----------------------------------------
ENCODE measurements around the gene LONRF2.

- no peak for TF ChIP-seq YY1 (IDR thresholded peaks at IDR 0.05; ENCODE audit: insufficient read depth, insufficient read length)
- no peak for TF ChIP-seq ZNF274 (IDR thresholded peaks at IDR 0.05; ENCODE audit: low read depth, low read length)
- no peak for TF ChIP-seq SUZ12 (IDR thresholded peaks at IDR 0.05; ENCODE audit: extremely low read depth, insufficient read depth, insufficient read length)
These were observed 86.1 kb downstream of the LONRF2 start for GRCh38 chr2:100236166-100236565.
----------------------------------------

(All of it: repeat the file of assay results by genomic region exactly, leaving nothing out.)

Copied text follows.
ENCODE measurements around the gene LONRF2.

- no peak for TF ChIP-seq YY1 (IDR thresholded peaks at IDR 0.05; ENCODE audit: insufficient read depth, insufficient read length)
- no peak for TF ChIP-seq ZNF274 (IDR thresholded peaks at IDR 0.05; ENCODE audit: low read depth, low read length)
- no peak for TF ChIP-seq SUZ12 (IDR thresholded peaks at IDR 0.05; ENCODE audit: extremely low read depth, insufficient read depth, insufficient read length)
These were observed 86.1 kb downstream of the LONRF2 start for GRCh38 chr2:100236166-100236565.